Sepsis is a potentially life-threatening complication of an infection. Not everyone who has an infection will develop sepsis, yet everyone with sepsis has an infection. Sepsis occurs when the body responds to an infection by releasing chemical agents called toxins into the bloodstream.
These toxins trigger inflammation throughout the body that can damage multiple organ systems. If sepsis becomes severe, it progresses to septic shock in which blood pressure drops dramatically and organs don’t get enough oxygen to continue to function.
Today’s best science dictates the earliest recognition of these changes to prevent death, but the risk is still substantial.
Our computer systems are helping us to develop real-time monitoring to predict who will get sepsis and intervene early. We believe this will be the new standard of care in the near future.
Who can get sepsis?
Anyone can develop sepsis. The home care population embodies the high risks for sepsis – elderly, medically fragile children and adults, conditions especially susceptible to infection and known sepsis risk.
For patients who come to the hospital with sepsis or are at risk, we are bringing the tools of the best science, computerized monitoring, and "big data" to make sure that we stop sepsis early today and even predict and prevent sepsis tomorrow.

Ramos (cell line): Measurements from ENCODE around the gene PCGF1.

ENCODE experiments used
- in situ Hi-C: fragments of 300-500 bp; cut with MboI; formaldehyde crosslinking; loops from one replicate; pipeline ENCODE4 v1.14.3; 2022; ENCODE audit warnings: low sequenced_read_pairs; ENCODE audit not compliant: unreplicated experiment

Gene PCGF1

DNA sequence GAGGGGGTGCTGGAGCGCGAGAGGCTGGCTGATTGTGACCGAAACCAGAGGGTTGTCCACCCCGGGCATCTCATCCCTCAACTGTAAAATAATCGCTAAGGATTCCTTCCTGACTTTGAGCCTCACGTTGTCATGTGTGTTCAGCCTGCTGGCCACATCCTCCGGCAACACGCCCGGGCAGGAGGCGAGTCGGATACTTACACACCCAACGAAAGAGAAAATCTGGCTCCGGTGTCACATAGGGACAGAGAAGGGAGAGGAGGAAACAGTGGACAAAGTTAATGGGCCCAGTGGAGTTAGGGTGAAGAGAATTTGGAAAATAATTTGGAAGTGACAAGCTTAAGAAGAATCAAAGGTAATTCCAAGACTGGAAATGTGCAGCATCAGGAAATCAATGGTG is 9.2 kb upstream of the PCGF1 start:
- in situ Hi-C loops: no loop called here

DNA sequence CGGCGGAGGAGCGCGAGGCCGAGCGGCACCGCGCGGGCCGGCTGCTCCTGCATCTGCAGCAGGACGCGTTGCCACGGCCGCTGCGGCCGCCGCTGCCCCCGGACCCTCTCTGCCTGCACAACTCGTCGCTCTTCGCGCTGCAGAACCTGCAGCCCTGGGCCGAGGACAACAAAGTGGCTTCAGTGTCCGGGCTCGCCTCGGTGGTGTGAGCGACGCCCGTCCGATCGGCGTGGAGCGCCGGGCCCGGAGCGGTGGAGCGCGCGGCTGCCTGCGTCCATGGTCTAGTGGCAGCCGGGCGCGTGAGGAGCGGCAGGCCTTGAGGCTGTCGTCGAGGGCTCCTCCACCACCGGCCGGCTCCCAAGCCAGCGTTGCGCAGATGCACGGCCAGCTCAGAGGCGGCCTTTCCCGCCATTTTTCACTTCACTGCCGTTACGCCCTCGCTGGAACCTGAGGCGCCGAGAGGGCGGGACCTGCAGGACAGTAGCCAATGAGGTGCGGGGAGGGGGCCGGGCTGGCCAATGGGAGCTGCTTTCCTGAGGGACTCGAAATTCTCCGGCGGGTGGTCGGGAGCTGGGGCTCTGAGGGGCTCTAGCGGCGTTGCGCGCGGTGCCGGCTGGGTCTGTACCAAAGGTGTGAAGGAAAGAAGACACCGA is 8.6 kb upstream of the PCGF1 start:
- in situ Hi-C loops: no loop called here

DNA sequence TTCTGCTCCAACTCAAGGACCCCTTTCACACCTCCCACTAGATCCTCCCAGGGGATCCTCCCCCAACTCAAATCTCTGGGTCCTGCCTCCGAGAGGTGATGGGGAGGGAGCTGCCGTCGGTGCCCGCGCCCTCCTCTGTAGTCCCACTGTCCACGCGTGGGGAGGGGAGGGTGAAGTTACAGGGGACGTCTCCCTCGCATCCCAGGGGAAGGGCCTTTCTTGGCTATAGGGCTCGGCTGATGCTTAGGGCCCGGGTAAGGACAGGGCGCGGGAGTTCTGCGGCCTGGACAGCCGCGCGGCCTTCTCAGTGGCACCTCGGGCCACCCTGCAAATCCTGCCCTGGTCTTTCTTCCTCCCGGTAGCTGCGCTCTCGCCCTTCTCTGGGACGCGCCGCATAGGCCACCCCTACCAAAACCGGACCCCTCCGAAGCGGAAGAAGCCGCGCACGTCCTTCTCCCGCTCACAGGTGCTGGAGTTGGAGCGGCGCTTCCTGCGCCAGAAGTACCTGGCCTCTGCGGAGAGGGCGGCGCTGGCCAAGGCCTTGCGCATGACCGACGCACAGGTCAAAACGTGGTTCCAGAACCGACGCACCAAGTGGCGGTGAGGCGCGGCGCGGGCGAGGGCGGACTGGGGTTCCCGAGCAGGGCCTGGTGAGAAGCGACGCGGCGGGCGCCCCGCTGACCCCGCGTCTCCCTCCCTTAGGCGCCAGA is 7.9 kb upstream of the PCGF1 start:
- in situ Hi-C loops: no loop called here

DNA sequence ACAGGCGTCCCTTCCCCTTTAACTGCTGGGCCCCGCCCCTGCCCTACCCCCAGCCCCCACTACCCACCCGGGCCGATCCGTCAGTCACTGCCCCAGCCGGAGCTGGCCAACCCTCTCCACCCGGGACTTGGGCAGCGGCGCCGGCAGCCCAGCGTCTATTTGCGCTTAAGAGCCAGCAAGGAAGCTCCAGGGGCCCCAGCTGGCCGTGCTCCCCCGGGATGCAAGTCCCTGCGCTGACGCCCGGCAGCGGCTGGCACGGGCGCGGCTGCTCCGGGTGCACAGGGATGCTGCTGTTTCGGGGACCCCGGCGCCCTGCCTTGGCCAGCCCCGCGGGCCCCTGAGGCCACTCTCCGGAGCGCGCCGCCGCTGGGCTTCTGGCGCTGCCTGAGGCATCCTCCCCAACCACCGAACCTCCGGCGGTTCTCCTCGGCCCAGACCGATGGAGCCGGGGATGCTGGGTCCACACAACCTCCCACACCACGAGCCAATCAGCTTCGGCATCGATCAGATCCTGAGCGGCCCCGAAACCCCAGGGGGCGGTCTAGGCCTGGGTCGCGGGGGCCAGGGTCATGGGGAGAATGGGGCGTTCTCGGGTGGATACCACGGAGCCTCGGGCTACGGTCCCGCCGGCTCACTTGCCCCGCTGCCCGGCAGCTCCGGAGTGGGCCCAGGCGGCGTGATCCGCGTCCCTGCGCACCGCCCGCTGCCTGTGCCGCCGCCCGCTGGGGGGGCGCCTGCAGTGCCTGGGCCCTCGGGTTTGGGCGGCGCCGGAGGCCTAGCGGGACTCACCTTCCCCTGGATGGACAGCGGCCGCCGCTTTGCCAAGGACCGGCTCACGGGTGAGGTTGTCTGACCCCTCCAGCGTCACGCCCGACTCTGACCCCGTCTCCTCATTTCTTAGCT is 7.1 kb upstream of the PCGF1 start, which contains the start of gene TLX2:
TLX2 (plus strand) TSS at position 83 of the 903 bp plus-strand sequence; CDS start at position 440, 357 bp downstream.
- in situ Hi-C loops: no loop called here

What are the symptoms of sepsis?
If an infection occurs anywhere – on the patient’s skin, in the urinary tract, or in the lungs, as with pneumonia – patients have an increased risk for developing sepsis. This is one reason why it is important to seek care from a physician immediately if you have signs of an infection that is worsening. Remember, most people who have and infection will never develop sepsis, but everyone with sepsis has an infection. According to the United States Centers for Disease Control and Prevention (CDC) the warning signs of sepsis include:
S – Shivering, fever or feeling very cold
E – Extreme pain or general discomfort
P – Pale or discolored skin
S – Sleepy, difficult to rouse, confused
I – "I feel like I might die"
S -Short of breath
How is sepsis treated?
The key is to assess patients as early as possible. If they are presenting with any potentially "septic" symptoms, such as fever, chills, rapid breathing, increased heart rate, rash or disorientation, it’s important to closely monitor their hemodynamic status, begin early antimicrobials, run lab work, and continue to frequently reassess their condition to identify even the most subtle of changes.
Sepsis awareness is important, because early detection is critical to survival. Each hour antibiotic administration is delayed, the risk of death increases by eight percent. If sepsis is suspected, antibiotics and large amounts of intravenous fluids are administered as soon as possible.
Patients also may be given oxygen and other supportive therapy. Sometimes, surgery is performed to remove tissue damaged by the infection.
However, the key is early detection. Unlike many other conditions, there is a "point of no return" in the progression of sepsis after which survival decreases drastically. Recognizing the tell-tale signs of sepsis and seeking care immediately is the key to survival.